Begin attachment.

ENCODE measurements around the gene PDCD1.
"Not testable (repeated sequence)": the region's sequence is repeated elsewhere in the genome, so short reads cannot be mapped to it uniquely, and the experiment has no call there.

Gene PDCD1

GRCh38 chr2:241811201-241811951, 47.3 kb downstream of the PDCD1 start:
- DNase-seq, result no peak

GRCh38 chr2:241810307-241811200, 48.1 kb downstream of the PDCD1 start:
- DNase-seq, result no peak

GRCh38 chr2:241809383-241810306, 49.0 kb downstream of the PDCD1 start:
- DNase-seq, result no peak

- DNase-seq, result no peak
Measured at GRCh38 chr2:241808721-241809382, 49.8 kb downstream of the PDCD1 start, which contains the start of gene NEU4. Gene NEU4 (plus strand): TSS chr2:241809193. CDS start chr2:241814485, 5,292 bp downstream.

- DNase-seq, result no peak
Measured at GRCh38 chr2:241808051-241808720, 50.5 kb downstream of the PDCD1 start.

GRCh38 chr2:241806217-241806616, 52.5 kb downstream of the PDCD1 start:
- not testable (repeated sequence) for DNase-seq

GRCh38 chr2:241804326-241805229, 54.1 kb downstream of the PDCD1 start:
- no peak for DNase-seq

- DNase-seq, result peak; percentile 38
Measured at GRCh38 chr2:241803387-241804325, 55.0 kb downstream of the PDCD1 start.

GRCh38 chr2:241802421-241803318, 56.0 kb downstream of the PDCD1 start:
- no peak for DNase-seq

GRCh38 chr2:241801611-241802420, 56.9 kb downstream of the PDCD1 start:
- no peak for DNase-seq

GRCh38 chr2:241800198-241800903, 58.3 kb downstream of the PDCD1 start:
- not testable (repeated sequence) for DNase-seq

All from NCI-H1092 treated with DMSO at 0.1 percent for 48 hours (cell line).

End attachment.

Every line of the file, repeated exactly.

ENCODE measurements around the gene PDCD1.
"Not testable (repeated sequence)": the region's sequence is repeated elsewhere in the genome, so short reads cannot be mapped to it uniquely, and the experiment has no call there.

Gene PDCD1

GRCh38 chr2:241811201-241811951, 47.3 kb downstream of the PDCD1 start:
- DNase-seq, result no peak

GRCh38 chr2:241810307-241811200, 48.1 kb downstream of the PDCD1 start:
- DNase-seq, result no peak

GRCh38 chr2:241809383-241810306, 49.0 kb downstream of the PDCD1 start:
- DNase-seq, result no peak

- DNase-seq, result no peak
Measured at GRCh38 chr2:241808721-241809382, 49.8 kb downstream of the PDCD1 start, which contains the start of gene NEU4. Gene NEU4 (plus strand): TSS chr2:241809193. CDS start chr2:241814485, 5,292 bp downstream.

- DNase-seq, result no peak
Measured at GRCh38 chr2:241808051-241808720, 50.5 kb downstream of the PDCD1 start.

GRCh38 chr2:241806217-241806616, 52.5 kb downstream of the PDCD1 start:
- not testable (repeated sequence) for DNase-seq

GRCh38 chr2:241804326-241805229, 54.1 kb downstream of the PDCD1 start:
- no peak for DNase-seq

- DNase-seq, result peak; percentile 38
Measured at GRCh38 chr2:241803387-241804325, 55.0 kb downstream of the PDCD1 start.

GRCh38 chr2:241802421-241803318, 56.0 kb downstream of the PDCD1 start:
- no peak for DNase-seq

GRCh38 chr2:241801611-241802420, 56.9 kb downstream of the PDCD1 start:
- no peak for DNase-seq

GRCh38 chr2:241800198-241800903, 58.3 kb downstream of the PDCD1 start:
- not testable (repeated sequence) for DNase-seq

All from NCI-H1092 treated with DMSO at 0.1 percent for 48 hours (cell line).